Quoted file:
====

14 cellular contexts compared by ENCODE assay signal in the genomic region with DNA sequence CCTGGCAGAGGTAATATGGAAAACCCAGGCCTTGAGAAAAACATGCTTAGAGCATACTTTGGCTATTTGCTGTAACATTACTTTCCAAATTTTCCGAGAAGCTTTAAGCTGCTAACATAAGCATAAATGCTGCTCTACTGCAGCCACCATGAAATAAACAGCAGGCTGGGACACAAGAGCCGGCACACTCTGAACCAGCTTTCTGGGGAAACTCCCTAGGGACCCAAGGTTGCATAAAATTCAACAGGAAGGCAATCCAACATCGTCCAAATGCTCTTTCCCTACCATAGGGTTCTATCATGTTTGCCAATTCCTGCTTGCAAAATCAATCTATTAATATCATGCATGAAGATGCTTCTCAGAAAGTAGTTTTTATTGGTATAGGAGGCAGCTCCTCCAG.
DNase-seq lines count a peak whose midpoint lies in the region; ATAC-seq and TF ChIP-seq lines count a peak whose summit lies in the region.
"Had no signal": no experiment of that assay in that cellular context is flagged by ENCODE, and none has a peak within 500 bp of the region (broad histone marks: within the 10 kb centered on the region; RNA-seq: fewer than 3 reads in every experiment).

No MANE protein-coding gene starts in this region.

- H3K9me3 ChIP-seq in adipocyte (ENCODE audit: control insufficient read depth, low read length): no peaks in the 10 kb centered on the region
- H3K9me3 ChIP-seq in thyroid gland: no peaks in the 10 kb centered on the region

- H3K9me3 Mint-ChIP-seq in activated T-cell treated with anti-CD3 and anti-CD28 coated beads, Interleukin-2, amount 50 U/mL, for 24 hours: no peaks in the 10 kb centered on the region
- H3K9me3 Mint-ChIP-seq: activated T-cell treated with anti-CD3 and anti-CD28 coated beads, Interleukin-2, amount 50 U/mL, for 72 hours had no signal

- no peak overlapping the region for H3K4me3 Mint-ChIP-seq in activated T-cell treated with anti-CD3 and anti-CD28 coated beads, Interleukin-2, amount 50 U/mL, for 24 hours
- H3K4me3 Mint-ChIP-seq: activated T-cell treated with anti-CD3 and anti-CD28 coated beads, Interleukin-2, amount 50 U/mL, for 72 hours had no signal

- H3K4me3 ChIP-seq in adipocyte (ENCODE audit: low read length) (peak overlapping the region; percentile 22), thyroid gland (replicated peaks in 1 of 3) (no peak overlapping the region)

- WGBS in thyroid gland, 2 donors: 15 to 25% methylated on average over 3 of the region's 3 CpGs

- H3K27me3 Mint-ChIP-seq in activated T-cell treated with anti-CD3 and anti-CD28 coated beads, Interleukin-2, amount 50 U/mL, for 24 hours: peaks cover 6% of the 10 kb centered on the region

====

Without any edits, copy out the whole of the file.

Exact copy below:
14 cellular contexts compared by ENCODE assay signal in the genomic region with DNA sequence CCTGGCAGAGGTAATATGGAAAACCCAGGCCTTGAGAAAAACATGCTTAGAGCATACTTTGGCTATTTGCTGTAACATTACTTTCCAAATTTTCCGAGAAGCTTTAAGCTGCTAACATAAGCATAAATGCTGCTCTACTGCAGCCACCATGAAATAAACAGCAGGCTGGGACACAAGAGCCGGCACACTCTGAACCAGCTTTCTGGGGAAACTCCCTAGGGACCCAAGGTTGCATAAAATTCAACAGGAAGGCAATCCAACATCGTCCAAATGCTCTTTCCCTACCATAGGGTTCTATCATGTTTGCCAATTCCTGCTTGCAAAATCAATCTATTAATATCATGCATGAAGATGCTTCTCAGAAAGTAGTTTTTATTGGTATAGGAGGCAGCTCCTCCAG.
DNase-seq lines count a peak whose midpoint lies in the region; ATAC-seq and TF ChIP-seq lines count a peak whose summit lies in the region.
"Had no signal": no experiment of that assay in that cellular context is flagged by ENCODE, and none has a peak within 500 bp of the region (broad histone marks: within the 10 kb centered on the region; RNA-seq: fewer than 3 reads in every experiment).

No MANE protein-coding gene starts in this region.

- H3K9me3 ChIP-seq in adipocyte (ENCODE audit: control insufficient read depth, low read length): no peaks in the 10 kb centered on the region
- H3K9me3 ChIP-seq in thyroid gland: no peaks in the 10 kb centered on the region

- H3K9me3 Mint-ChIP-seq in activated T-cell treated with anti-CD3 and anti-CD28 coated beads, Interleukin-2, amount 50 U/mL, for 24 hours: no peaks in the 10 kb centered on the region
- H3K9me3 Mint-ChIP-seq: activated T-cell treated with anti-CD3 and anti-CD28 coated beads, Interleukin-2, amount 50 U/mL, for 72 hours had no signal

- no peak overlapping the region for H3K4me3 Mint-ChIP-seq in activated T-cell treated with anti-CD3 and anti-CD28 coated beads, Interleukin-2, amount 50 U/mL, for 24 hours
- H3K4me3 Mint-ChIP-seq: activated T-cell treated with anti-CD3 and anti-CD28 coated beads, Interleukin-2, amount 50 U/mL, for 72 hours had no signal

- H3K4me3 ChIP-seq in adipocyte (ENCODE audit: low read length) (peak overlapping the region; percentile 22), thyroid gland (replicated peaks in 1 of 3) (no peak overlapping the region)

- WGBS in thyroid gland, 2 donors: 15 to 25% methylated on average over 3 of the region's 3 CpGs

- H3K27me3 Mint-ChIP-seq in activated T-cell treated with anti-CD3 and anti-CD28 coated beads, Interleukin-2, amount 50 U/mL, for 24 hours: peaks cover 6% of the 10 kb centered on the region